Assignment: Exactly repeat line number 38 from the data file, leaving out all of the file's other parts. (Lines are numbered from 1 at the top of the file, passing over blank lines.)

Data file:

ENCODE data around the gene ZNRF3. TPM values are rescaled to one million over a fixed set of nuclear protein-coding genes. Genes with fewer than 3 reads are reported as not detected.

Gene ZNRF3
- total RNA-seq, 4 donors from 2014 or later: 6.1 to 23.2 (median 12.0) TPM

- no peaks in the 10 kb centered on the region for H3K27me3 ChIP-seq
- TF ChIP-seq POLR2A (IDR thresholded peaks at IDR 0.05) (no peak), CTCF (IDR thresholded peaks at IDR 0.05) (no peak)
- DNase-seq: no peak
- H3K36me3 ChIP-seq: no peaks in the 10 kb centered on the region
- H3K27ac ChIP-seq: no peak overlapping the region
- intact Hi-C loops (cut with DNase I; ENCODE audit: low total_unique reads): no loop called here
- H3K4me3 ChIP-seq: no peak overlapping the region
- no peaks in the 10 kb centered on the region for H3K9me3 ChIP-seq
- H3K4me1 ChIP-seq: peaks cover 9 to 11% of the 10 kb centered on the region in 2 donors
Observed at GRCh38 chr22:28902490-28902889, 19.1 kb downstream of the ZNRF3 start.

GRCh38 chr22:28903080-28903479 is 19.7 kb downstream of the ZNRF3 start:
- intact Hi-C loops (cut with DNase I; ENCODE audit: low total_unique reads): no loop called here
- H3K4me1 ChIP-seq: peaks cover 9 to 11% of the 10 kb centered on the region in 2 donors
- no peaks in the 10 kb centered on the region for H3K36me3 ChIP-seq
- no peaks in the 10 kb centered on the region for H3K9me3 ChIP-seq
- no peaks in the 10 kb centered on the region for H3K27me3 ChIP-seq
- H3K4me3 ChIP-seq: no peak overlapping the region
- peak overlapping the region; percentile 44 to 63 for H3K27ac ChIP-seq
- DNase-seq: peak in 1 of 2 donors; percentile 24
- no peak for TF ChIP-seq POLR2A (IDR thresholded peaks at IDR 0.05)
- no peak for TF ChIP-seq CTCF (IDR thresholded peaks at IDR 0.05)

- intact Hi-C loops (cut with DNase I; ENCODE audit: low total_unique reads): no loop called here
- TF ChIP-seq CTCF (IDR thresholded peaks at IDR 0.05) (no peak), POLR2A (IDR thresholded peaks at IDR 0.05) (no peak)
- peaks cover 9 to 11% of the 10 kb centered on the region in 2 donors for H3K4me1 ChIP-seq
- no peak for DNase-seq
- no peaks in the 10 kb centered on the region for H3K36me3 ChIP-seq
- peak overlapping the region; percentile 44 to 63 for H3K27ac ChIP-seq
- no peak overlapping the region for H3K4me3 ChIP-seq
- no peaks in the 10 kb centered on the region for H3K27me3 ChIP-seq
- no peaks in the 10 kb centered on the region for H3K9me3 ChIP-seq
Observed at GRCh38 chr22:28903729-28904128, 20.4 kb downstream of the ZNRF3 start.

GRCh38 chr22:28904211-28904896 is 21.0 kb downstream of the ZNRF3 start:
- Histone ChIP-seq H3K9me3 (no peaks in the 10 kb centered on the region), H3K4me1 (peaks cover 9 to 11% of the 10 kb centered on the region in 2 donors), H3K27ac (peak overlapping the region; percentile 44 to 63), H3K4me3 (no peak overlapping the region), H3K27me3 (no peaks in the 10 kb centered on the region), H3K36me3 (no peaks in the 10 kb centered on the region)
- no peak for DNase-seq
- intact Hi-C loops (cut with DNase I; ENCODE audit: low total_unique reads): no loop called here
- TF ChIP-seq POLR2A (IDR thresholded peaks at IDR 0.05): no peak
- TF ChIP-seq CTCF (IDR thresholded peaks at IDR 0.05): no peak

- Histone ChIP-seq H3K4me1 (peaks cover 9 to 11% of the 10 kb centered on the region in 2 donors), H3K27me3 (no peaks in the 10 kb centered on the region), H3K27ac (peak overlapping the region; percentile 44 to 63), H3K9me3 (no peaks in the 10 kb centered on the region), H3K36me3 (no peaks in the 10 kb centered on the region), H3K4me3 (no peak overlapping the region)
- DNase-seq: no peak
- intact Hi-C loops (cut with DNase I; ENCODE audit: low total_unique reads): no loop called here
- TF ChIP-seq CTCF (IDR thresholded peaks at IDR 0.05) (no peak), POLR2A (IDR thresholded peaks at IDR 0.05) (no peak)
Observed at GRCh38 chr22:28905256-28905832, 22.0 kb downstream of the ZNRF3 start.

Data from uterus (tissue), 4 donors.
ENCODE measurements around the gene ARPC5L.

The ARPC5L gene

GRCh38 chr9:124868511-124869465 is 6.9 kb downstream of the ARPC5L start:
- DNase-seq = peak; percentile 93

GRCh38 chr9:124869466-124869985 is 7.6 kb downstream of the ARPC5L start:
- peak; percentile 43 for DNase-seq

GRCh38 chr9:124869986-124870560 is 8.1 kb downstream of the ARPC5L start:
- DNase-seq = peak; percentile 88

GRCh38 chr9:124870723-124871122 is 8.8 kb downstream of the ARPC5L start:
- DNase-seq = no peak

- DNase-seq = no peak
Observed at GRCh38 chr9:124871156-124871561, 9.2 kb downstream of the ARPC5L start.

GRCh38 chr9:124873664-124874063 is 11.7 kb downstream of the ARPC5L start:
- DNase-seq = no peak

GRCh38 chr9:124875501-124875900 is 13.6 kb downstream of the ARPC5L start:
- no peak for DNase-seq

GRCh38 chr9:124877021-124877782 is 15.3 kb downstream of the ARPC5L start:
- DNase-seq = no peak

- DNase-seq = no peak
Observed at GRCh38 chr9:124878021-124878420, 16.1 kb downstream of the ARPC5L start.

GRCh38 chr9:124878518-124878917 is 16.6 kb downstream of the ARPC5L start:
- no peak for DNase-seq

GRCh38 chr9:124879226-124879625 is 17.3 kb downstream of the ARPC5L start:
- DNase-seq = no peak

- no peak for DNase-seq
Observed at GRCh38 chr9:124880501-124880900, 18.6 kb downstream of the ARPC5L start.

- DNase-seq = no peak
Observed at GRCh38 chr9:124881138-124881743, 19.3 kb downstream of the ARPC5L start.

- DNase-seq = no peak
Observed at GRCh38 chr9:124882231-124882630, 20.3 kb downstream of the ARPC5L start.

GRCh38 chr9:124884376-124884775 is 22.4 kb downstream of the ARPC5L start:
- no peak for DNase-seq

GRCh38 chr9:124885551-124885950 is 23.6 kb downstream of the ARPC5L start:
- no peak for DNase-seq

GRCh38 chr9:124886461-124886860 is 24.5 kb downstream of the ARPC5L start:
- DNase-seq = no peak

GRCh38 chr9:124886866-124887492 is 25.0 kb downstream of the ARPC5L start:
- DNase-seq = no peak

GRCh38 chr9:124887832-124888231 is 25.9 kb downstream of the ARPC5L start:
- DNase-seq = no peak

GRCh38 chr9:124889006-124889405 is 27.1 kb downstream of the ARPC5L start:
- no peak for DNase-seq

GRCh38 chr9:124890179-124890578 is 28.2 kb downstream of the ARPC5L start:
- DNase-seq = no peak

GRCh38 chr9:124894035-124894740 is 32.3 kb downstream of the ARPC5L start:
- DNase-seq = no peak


- intact Hi-C loops (cut with DNase I; ENCODE audit: low total_unique reads): no loop called here